Have You Played... Syberia?
Have You Played? is an endless stream of game retrospectives. One a day, every day of the year, perhaps for all time.
The early 2000s were a wasteground of the worst of point and click adventure games, with only mainland Europe seemingly interested in investing in them, and the vast majority being drossy shite about hardened ladycops investigating grisly murders that inevitably involved psychic visions and memories of the death of her father. Good grief, there were a lot of them. In 2002, during this genre mire, came Syberia. It was handed to me for review by PC Gamer with the usual, "Ha ha, this'll make him write swears," but then...
It was rather lovely. It wasn't great. For some reason the game has taken on a minor cult status amongst some, heralded as this masterpiece of the genre - that's complete rubbish. But crucially, it wasn't awful. Player character Kate Walker may as well have been a hardened cop (although in this case lawyer), and it was plagued with the godforsaken mobile phone that every game at that point was apparently obliged to have. But the story she was involved in turned out to be surprisingly lovely. She was tasked with closing down an automaton factory in the Alps, and ends up pursuing the mysterious inventor of some astonishingly complex and lifelike clockwork characters. It becomes a personal tale of self-exploration, at the same time as crossing from Western Europe to the snowy isolation of remote Russia, with some really delightful graphics, and a mix of decent and not-quite decent puzzles.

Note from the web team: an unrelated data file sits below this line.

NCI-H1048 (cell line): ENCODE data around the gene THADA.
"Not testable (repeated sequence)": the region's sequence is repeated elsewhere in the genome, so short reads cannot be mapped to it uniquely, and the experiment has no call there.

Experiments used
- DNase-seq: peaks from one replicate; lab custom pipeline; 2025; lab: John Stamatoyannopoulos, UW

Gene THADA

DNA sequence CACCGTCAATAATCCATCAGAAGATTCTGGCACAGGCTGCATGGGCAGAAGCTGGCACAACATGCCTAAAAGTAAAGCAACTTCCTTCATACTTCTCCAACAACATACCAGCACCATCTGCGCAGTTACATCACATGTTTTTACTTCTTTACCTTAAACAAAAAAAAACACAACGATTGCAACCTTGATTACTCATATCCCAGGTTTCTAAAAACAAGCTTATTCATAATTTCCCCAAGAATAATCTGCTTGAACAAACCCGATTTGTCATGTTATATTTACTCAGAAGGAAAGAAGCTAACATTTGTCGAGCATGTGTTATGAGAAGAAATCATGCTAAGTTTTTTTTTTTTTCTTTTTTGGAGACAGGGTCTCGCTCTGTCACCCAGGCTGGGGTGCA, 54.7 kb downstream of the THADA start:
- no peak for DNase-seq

How it became thought of as one of the all-time greats I can only put down to my old adage for hardcore adventure gamers: to a heroin addict, it doesn't matter how cut the heroin, so long as there's the hit. It explains why those years of tortuous bullshit were so madly clung to, people pretending obnoxiously awful games like The Moment Of Silence were anything more than another needle of skag. But anyway, despite that, Syberia was pretty good.
Syberia II was fucking awful though.